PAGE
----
• Future probability - this is a statistical calculation but it should be noted that since people may have taken action to reduce the probability of such an event occurring again the future anticipated frequency may be less than that in the past
  • 7. What does this mean?
    • IF PEOPLE ARE OFTEN AFFECTED BY HIGH MAGNITUDE EVENTS THAT OCCUR OVER A WIDE AREA AND LAST A LONG TIME THEY WILL BE ALERT AND WOULD PROBABLY HAVE PREPARED THEMSELVES AS BEST THEY CAN
    • ON THE OTHER HAND A RARE EVENT OF MODERATE MAGNITUDE THAT IS HIGHLY LOCALISED AND SOON OVER IS LIKELY TO FADE FROM PEOPLE’S CONSCIOUSNESS SO THAT THEY DO NOT PREPARE AND MAY EVEN BECOME COMPLACENT
  • 8. Tectonic Hazards are not evenly spread throughout the world Compare the UK with western USA, Japan and New Zealand
    • Does the UK experience earthquakes?
    • yes
    • How frequent are they?
    • very frequent - perhaps 200 to 300 per year
    • Are all parts of the UK at risk?
    • No. Tends to be western side where faults are more common, or in areas disturbed by subsidence because of mining
    • How strong are they?
    • Most go unnoticed, but every so many years there’s one that causes minor damage such as the 4.3 Kent tremor in April 2007 or the 5.2 quake at Market Rasen, Lincolnshire or the biggest ever in UK offshore from Great Yarmouth in 1931 which recorded, for UK, a massive 6.1!
  • 9.
    • Do they cause loss or life or damage to the built environment?
    • The Kent and Market Rasen earthquakes led to some superficial cracking in walls and the odd fallen chimney. The 1931 quake was over 100 kms offshore so did no damage on land. Deaths are almost unheard of; the occasional heart attack maybe!
    • NOW COMPARE WITH WESTERN USA, JAPAN AND NEW ZEALAND
    • This will be part of the research undertaken - but here earthquakes and volcanic events are frequent occurrences because of their position, unlike UK, on the edge of tectonic plates, with some being of very high magnitude, affecting large land masses and, in the case of volcanoes, lasting for long periods of time.
  • 10. Vulnerability Some areas are more vulnerable than others, so that the tectonic events that do occur are not only hazardous but more likely to lead to disasters. This depends upon the exposure, sensitivity and resilience of....
    • Population
    • Economy
    • Land use and development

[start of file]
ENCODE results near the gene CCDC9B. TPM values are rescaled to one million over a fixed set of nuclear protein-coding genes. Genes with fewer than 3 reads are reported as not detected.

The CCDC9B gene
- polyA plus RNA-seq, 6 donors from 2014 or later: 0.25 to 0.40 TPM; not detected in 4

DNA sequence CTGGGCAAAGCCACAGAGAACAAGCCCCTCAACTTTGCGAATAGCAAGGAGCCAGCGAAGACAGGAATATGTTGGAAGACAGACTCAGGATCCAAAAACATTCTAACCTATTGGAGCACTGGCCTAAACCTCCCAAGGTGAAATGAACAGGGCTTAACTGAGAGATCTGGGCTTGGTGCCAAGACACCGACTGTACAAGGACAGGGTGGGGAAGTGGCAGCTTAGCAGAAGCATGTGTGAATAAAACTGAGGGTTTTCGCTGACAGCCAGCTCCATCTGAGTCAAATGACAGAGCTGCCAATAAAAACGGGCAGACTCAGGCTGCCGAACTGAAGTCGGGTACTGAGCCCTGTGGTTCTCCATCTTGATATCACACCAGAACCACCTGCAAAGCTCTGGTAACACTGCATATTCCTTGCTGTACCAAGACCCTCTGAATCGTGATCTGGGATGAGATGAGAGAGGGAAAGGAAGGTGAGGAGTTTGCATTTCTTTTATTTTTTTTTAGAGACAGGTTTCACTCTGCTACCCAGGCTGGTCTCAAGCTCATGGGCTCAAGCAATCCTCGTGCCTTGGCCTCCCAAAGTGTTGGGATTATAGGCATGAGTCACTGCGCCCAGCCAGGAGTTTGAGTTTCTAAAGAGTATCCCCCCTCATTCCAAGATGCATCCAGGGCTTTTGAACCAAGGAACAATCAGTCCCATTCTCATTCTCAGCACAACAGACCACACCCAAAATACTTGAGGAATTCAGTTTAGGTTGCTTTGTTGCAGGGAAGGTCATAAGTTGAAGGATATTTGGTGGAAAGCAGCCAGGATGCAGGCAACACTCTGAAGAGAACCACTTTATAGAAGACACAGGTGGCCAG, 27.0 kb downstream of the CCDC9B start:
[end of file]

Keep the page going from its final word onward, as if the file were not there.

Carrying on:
• Infrastructure and critical facilities
    • Cultural assets
    • Natural resources
  • 11.
    • Areas prone to tectonic events
    • that are deemed hazards
    • will experience disasters
    • if they are highly vulnerable
  • 12. VULNERABILITY NATURAL HAZARD RISK OF DISASTER Sudden events and chronic issues Past recurrence intervals Future probability Speed of onset Magnitude Duration Areal extent Exposure, sensitivity and resilience of: Population Economy Land use and development Infrastructure and critical facilities Cultural assets Natural resources Source: Geography for EDEXCEL by Digby et al (Oxford University Press) EARTHQUAKES VENN DIAGRAM The connection between natural hazard events and locational site vulnerability
  • 13. What does this map show?
  • 14. Distribution of earthquakes & major plate boundaries
  • 15.  
  • 16. Major plate boundaries superimposed on political map
  • 17. Live volcanoes superimposed on political map
  • 18. Detailed tectonics map
  • 19.
    • Tectonic events are not evenly distributed across the globe
    • But they do form distinctive patterns
    • They are closely aligned to the plate boundaries
    CONCLUSIONS
  • 20. The structure of the Earth The Earth is made up of an inner core, outer core, mantle and crust. The crust and upper mantle form a cold, strong layer known as a lithosphere.
  • 21.  
  • 22. Many forces cause the surface of the Earth to change over time. However, the largest force is the movement of Earth's outer layer through the process of plate tectonics. This process causes mountains to push higher and oceans to grow wider. The rigid outer layer of the Earth, called the lithosphere, is made of plates which fit together like a jigsaw puzzle. These solid but lightweight plates seem to "float" on top of a more dense, fluid layer. Motions deep within the Earth carry heat from the hot interior to the cooler surface. These motions of material under the Earth's surface cause the plates to move very slowly across the surface of the Earth, at a rate of about 2 inches per year. There are several different hypotheses to explain exactly how these motions allow plates to move.